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I have a table with 15 million records holding some informations (current speed, gas usage, ...) of our machinery.
Current speed is stored per minute, gas usage every 15 minutes. Now I need a list with gas usage and the average speed in this 15 minute intervall.

select a.time, a.value as gas, 
(select avg(b.value) from machine_values as b where b.time < a.time 
  and b.time > date_add(a.time, interval -15 minute) and b.channel='speed') as avgSpeed 
from machine_values as a 
where a.time >= '2012-12-16 00:00:00.000' and a.time < '2012-12-17 00:00:00.000' 
and a.channel='gas'

machine_values.time and machine_values.channel are primary keys in this table.

Just tried this with values of one day but the query runs about half an hour. If I add the one day time period the subquery the query runs much faster:

select a.time, a.value as gas,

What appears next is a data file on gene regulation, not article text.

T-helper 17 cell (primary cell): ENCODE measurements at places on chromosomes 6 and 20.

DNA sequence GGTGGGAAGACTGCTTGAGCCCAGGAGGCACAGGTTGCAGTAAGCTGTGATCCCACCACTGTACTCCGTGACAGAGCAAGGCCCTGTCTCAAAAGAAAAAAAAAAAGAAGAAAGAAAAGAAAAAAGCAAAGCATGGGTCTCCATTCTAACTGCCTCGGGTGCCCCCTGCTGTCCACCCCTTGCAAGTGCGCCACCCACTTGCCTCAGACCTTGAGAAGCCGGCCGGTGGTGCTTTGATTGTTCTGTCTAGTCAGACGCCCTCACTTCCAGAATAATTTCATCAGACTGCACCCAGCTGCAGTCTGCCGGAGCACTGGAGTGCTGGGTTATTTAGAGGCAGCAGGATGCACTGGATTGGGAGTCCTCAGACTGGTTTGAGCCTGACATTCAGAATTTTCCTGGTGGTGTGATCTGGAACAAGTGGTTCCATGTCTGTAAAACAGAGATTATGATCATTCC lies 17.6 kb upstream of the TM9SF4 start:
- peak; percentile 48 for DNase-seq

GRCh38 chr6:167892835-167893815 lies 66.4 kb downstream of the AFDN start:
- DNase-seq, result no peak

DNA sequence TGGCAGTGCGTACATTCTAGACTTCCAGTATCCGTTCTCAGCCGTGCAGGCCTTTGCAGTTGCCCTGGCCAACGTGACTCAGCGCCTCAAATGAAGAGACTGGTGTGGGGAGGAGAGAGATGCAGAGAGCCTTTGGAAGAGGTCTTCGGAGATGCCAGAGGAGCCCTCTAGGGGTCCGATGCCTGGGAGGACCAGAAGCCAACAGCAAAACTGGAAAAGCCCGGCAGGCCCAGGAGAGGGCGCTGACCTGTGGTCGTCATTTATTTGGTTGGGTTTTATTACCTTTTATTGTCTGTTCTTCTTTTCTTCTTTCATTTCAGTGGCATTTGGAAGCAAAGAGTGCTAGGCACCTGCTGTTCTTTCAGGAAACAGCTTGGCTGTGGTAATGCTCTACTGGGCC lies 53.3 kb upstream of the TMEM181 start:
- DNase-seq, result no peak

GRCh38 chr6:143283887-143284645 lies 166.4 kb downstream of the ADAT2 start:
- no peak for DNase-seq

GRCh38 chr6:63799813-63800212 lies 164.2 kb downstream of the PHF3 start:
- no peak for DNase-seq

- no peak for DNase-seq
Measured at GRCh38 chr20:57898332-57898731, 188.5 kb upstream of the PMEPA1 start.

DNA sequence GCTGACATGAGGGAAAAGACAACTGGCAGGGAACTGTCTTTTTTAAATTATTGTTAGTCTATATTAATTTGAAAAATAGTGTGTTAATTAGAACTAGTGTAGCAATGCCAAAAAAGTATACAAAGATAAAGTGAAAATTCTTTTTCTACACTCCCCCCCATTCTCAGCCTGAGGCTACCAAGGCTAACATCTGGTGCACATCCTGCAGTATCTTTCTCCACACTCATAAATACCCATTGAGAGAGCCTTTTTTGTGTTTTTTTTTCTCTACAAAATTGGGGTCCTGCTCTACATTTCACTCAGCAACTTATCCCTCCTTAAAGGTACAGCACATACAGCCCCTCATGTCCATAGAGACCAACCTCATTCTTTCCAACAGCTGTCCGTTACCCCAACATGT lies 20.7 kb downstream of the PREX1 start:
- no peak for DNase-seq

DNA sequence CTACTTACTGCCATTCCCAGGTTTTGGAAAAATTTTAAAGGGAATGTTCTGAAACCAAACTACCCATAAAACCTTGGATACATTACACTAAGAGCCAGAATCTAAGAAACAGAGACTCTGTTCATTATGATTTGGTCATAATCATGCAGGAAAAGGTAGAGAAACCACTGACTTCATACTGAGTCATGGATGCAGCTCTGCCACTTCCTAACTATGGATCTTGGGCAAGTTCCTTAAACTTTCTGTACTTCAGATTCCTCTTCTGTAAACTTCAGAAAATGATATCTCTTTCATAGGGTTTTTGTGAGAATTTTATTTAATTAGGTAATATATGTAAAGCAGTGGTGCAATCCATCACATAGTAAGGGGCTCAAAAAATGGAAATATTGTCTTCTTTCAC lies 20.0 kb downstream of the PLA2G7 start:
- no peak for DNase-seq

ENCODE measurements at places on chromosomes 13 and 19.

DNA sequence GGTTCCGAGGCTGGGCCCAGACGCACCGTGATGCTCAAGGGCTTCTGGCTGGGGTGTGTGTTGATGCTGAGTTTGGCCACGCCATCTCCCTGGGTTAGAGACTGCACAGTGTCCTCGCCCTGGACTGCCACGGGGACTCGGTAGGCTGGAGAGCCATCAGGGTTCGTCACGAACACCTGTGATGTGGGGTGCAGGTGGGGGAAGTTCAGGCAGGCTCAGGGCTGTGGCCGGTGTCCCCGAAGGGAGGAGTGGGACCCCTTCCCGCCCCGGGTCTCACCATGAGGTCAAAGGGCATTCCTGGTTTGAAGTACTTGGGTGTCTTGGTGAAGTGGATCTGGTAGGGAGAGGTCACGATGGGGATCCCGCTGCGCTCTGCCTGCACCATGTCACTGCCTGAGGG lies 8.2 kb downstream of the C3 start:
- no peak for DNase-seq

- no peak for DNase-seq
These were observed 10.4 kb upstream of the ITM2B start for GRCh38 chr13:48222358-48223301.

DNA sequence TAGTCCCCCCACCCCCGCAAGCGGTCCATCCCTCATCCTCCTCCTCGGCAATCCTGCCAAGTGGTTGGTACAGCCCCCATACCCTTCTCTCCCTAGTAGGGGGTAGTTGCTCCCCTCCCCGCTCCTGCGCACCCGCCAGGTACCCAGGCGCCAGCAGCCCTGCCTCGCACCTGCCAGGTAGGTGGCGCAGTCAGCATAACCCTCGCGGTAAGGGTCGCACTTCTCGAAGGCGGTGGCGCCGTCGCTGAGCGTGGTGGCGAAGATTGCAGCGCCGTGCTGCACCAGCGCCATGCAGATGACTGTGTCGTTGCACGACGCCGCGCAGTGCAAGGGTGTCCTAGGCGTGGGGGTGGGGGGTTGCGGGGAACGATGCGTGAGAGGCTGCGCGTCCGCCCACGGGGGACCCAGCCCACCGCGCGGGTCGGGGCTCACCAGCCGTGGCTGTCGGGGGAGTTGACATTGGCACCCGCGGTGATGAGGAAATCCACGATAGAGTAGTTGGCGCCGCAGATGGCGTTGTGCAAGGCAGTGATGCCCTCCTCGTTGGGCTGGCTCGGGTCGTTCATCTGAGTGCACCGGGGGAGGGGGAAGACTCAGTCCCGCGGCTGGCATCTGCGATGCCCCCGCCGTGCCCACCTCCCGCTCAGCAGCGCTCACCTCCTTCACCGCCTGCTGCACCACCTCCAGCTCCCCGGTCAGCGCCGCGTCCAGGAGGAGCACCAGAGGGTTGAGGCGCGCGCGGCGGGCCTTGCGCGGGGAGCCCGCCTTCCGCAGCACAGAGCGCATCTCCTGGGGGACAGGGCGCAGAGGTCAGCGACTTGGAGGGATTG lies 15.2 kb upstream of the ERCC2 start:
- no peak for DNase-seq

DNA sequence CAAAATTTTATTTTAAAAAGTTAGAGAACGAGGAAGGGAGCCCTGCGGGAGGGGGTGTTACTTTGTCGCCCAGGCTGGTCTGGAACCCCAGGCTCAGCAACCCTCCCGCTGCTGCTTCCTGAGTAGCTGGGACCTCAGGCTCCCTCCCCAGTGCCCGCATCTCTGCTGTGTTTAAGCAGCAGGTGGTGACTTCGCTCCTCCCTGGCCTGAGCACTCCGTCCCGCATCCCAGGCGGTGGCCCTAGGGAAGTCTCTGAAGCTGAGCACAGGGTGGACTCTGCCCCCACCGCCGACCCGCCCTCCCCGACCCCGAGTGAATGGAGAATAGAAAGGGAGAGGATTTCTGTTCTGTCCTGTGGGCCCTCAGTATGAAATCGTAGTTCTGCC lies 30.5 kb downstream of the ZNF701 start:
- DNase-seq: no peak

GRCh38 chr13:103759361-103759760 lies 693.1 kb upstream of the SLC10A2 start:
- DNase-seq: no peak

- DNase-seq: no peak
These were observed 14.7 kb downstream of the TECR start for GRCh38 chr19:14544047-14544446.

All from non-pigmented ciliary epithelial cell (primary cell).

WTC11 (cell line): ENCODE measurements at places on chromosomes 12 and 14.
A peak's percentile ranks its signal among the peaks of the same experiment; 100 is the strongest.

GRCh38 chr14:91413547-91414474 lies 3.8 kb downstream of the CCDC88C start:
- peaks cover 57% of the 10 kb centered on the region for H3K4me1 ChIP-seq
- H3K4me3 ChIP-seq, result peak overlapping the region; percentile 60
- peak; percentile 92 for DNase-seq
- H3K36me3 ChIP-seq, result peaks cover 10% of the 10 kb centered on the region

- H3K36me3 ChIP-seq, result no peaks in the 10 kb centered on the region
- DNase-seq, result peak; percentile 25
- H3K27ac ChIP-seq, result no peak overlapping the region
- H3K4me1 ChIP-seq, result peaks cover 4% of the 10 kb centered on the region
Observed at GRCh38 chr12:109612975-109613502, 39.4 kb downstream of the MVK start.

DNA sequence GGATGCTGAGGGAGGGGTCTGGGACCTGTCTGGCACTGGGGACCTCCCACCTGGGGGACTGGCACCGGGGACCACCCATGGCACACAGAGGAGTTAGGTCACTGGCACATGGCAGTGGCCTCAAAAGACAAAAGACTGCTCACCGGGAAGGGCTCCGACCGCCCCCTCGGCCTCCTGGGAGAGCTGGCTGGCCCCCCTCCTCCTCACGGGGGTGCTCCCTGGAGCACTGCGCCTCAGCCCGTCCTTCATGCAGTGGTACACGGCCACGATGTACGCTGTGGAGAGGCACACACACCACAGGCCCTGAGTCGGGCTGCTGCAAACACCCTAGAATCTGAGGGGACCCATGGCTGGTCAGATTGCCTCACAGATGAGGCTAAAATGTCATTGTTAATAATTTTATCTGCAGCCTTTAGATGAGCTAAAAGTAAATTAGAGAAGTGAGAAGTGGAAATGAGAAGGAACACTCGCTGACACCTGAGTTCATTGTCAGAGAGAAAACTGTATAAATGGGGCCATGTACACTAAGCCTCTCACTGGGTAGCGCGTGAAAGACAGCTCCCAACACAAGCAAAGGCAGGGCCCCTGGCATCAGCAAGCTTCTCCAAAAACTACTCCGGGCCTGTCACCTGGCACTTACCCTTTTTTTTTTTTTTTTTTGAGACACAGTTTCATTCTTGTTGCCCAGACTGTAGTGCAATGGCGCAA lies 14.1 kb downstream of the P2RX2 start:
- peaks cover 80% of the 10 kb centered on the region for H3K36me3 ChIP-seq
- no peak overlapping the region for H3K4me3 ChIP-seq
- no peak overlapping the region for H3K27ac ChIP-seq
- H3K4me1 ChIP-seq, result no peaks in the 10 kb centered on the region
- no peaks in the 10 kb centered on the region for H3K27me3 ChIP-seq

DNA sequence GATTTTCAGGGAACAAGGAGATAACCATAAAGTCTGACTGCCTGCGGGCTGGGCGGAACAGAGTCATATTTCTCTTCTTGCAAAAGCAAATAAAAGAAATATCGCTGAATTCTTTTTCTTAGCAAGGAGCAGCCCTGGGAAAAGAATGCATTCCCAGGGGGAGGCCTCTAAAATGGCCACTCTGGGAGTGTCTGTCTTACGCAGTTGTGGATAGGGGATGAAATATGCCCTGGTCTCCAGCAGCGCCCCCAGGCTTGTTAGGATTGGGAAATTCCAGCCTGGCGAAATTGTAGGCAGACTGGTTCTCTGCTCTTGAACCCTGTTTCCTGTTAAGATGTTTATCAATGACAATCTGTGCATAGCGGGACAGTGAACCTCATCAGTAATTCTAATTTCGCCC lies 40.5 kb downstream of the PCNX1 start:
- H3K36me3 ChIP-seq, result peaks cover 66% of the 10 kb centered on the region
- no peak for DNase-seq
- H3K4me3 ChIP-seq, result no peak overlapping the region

(select avg(b.value) from machine_values as b where b.time < a.time 
  and b.time > date_add(a.time, interval -15 minute) and b.channel='speed'
  and b.time >= '2012-12-16 00:00:00.000' and b.time < '2012-12-17 00:00:00.000') as avgSpeed 
from machine_values as a 
where a.time >= '2012-12-16 00:00:00.000' and a.time < '2012-12-17 00:00:00.000' 
and a.channel='gas'

But that's only for one day. If I try this for two months it takes about an hour to get the results. What's wrong? Doesn't the subquery refer to a.time on a per-row-base?

I presumed that - if I have one row with a.time = 2012-12-16 00:20:00 and a.gas = 100 the subquery would only select the values from 2012-12-16 00:05:00 until 2012-12-16 00:20:00? But the performance of the query looks like that the subquery every time scans the whole table.

Is there another (faster) way to get the wanted results?

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